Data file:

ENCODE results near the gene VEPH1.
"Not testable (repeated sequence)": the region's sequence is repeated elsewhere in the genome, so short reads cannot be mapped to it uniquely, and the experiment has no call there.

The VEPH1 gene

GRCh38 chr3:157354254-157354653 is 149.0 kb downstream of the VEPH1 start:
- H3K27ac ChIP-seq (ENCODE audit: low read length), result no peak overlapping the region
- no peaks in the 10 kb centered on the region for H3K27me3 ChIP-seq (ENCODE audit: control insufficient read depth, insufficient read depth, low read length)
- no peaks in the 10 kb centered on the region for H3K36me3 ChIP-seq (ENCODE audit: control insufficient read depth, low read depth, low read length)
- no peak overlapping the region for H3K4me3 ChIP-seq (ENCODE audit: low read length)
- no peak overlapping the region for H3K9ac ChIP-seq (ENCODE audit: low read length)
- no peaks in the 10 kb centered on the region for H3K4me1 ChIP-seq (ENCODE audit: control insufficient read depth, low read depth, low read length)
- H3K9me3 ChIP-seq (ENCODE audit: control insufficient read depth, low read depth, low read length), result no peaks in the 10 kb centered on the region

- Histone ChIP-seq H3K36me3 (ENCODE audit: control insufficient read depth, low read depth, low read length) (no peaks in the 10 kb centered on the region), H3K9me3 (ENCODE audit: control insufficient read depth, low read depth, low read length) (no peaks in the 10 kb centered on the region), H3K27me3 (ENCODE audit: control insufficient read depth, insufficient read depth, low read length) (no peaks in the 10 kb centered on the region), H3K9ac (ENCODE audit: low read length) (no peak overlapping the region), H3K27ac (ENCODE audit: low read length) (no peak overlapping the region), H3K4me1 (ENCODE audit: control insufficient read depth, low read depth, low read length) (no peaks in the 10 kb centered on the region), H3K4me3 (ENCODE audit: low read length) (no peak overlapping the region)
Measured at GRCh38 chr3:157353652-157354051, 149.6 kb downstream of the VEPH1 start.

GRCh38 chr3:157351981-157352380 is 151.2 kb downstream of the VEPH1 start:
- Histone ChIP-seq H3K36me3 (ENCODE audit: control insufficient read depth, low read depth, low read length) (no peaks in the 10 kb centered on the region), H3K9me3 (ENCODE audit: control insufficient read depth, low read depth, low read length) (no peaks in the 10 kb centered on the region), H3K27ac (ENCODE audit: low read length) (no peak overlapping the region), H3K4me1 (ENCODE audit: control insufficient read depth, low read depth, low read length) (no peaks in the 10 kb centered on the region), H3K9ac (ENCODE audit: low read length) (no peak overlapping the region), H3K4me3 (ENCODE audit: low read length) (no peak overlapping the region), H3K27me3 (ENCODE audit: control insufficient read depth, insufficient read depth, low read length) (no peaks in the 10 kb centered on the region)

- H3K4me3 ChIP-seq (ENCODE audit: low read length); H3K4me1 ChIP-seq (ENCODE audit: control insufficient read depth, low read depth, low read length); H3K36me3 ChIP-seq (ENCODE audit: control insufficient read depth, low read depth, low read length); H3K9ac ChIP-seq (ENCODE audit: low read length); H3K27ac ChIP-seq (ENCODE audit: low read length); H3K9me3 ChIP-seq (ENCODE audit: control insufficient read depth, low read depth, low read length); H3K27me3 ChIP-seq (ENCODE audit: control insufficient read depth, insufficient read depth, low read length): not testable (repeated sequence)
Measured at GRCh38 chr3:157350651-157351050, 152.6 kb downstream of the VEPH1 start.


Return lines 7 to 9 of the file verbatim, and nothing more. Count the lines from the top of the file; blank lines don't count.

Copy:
- no peaks in the 10 kb centered on the region for H3K36me3 ChIP-seq (ENCODE audit: control insufficient read depth, low read depth, low read length)
- no peak overlapping the region for H3K4me3 ChIP-seq (ENCODE audit: low read length)
- no peak overlapping the region for H3K9ac ChIP-seq (ENCODE audit: low read length)